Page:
After lunch and a siesta we went out piranha fishing. It is incredibly hard to catch piranhas. We put pieces of raw beef on the hooks and then, because their mouths are so small, you essentially have to spear them on the hook by jerking the pole at the right time. And they can nibble off all the meat in a matter of seconds. Our group only caught three in the 45 minutes or so we spent fishing. We then went downstream to find freshwater dolphins, which we saw but couldn’t get close enough to swim with.
The next morning we went further afield for our bird watching. Again, monkeys were the main event and we saw four different varieties, but we also saw a sloth and many macaws from a distance. Plus, we saw a boat named Super Obama, which was pretty cool. After breakfast we headed downstream, past more monkeys and up the Rio Aguarico to house of our boat driver. We saw his family’s banana, coffee, and cacao farm, and his wife showed us how to make pan de yuca, a flat bread made only of shredded yuca (cassava). In the evening, some of us took another night walk.
In the morning we again went out birdwatching and went to the salt lick of the parakeets, which was mud patch with certain minerals the parakeets need and was covered with the small birds. We also saw dolphins tossing fish to each other. Then it was time for the long boat ride back to the van back to the town, where we caught a seven hour bus back to Quito. It wasn’t a great jungle trip, as far as things go. Doing most things from a boat in the river just makes it too hard to see birds well. But I’m really glad we went and had a great time.
Back in Quito, we arrived to the internet still out at our hostel, due to be fixed “tomorrow”. The next morning we headed back up into New Town to buy our bus tickets to Colombia, had lunch at the market, and then took a cab to the far north of the city where the Carcelén bus terminal has the buses to Otavalo a town with one of the biggest craft markets in South America.
We got up early the next morning to head to the animal market where livestock were on sale. Then we spent a few hours wandering the market, which spread over most of the town. The guy at our hostel in Quito had told us to go to the market on Friday, rather than Saturday, as prices are lower and there are still plenty of stalls in the square. If all you want is the cheapest prices, that may be fine, but the Saturday market isn’t just a tourist market, it’s the local market. So if you care about having an interesting cultural experience, definitely come on Saturday. In the afternoon we took a hike to a nearby waterfall.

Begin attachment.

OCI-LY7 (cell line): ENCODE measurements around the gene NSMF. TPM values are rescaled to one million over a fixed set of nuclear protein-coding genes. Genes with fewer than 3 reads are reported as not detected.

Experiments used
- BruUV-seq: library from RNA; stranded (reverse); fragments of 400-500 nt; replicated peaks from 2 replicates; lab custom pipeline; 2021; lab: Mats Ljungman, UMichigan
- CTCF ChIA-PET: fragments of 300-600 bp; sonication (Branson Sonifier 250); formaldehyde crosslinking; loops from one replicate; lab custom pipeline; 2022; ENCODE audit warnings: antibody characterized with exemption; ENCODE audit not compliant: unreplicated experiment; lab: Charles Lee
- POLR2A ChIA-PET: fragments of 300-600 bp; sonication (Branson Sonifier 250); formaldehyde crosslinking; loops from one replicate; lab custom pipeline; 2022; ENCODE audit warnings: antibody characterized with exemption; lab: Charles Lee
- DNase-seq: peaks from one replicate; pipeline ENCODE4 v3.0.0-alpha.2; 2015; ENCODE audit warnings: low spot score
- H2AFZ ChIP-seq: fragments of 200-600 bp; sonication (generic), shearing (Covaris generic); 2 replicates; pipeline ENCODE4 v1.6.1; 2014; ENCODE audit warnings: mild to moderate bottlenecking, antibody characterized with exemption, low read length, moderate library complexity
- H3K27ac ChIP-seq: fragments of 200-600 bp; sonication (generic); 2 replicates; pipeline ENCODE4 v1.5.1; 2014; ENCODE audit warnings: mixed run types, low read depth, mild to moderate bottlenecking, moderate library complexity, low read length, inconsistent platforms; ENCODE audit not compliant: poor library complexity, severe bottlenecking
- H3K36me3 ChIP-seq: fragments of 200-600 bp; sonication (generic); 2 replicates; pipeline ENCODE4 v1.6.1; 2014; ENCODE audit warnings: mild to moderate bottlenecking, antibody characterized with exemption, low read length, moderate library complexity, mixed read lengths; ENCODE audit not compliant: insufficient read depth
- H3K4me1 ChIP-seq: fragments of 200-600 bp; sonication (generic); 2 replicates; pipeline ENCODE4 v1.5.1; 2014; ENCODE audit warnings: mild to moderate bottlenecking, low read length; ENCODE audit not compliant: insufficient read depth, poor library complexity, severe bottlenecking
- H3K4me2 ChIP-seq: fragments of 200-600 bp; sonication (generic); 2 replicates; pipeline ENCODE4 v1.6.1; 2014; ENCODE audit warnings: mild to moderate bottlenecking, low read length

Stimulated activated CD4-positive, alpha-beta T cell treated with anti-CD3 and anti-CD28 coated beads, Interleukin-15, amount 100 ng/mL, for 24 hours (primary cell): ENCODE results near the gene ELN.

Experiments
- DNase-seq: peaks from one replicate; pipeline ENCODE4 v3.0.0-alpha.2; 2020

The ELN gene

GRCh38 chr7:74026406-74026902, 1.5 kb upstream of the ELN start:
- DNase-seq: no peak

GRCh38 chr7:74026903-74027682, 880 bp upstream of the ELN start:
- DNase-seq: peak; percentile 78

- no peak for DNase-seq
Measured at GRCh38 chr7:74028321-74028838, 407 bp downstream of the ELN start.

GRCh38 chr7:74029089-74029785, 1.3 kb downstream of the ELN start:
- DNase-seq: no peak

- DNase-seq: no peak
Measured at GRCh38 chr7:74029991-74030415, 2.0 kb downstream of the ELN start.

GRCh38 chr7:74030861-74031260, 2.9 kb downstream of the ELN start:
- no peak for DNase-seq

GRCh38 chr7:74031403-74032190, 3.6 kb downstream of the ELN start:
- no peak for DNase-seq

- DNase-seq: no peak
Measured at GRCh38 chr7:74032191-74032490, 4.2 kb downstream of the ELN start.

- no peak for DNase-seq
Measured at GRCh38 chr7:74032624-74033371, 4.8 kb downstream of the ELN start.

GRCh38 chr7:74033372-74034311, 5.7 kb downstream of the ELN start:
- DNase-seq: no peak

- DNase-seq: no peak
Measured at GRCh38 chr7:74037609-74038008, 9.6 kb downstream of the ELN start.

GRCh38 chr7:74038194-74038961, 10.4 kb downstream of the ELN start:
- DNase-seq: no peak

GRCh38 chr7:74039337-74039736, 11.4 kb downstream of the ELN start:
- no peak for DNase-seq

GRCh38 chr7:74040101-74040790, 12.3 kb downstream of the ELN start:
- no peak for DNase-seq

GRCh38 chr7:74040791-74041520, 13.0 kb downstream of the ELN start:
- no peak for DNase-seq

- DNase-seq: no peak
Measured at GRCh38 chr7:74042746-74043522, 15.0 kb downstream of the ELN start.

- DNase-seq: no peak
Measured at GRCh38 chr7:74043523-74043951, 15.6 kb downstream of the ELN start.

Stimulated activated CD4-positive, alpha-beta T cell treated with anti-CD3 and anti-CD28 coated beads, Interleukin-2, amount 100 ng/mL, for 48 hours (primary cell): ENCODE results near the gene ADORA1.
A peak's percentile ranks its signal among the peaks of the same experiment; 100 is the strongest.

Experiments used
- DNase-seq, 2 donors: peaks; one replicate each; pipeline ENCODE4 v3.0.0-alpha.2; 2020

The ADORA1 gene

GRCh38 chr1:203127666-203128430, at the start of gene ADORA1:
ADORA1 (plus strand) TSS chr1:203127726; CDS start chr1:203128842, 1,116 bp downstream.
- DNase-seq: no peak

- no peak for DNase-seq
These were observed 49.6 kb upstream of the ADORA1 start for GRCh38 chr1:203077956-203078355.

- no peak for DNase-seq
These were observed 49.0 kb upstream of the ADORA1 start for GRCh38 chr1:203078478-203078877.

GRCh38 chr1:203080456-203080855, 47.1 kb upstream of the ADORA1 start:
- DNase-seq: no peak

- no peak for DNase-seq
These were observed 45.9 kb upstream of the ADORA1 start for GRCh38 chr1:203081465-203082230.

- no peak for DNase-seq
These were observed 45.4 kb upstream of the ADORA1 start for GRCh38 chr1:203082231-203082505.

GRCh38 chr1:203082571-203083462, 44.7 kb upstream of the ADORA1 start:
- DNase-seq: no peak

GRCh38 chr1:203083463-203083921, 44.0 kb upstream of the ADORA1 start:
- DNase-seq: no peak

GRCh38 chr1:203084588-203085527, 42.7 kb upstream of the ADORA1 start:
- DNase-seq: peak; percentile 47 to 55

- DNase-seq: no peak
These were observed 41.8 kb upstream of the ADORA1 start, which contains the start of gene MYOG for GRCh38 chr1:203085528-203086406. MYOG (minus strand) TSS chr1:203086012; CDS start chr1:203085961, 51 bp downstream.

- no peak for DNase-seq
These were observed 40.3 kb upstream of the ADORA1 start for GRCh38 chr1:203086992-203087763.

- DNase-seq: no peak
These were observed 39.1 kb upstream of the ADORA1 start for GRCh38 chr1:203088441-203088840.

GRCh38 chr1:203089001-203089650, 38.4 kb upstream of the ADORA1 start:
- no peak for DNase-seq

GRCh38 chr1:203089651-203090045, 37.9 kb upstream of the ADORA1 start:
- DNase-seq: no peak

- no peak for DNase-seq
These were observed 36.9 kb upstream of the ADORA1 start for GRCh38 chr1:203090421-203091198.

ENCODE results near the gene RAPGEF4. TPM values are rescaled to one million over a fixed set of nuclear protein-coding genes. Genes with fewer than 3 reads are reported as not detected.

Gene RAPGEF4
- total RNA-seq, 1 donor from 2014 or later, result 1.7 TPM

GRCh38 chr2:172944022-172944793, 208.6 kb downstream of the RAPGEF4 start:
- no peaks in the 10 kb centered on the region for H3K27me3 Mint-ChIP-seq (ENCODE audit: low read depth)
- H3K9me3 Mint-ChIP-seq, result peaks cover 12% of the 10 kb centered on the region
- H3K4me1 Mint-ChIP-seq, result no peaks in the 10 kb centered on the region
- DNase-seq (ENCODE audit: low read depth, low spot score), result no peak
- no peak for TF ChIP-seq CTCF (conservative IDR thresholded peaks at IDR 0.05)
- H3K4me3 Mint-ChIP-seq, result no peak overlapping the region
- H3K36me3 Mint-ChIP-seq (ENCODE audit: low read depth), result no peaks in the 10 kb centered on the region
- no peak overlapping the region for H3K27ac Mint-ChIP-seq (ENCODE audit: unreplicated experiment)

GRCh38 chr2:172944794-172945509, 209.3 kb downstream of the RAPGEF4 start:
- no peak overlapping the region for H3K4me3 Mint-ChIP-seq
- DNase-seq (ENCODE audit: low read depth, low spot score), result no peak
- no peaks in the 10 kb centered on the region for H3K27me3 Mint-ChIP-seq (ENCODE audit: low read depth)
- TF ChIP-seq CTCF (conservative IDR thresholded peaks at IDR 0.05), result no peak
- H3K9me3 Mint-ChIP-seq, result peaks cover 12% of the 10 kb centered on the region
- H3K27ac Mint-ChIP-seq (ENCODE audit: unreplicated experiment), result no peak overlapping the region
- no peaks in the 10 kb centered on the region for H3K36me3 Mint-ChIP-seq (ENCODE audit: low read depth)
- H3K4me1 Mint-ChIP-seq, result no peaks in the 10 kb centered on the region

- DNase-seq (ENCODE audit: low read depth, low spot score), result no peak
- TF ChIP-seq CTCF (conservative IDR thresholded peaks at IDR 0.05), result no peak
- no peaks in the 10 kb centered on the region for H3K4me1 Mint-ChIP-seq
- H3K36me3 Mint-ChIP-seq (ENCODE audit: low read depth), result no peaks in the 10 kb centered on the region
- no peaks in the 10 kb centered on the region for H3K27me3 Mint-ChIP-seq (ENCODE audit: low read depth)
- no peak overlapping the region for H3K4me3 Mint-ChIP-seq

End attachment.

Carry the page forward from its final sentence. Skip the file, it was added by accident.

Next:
The next day we had an excursion to hike Fuya-Fuya, a mountain about 40 minutes from town. The hike with straight up the mountain on a slippery trail, as it had rained the previous night, gaining 500 meters in less than two kilometers. As we and our group huffed and puffed our way up the slope, our guide would scramble ahead and then sit and play his Andean flute while he waited for us. When we reached the top we learned that fuyo is Quechua for fog and we were again, as at Machu Picchu mountain, totally fogged in. I suppose that’s what we get for climbing a mountain named “Foggy-Foggy”.
Our final day in Ecuador we didn’t have much to do as the things we had thought about turned out to be closed on Monday. So we went and hung out in a coffee shop in Otavalo, and then caught a bus to Quito and hung out for a few hours in the Mariscal before catching our overnight bus up to Colombia.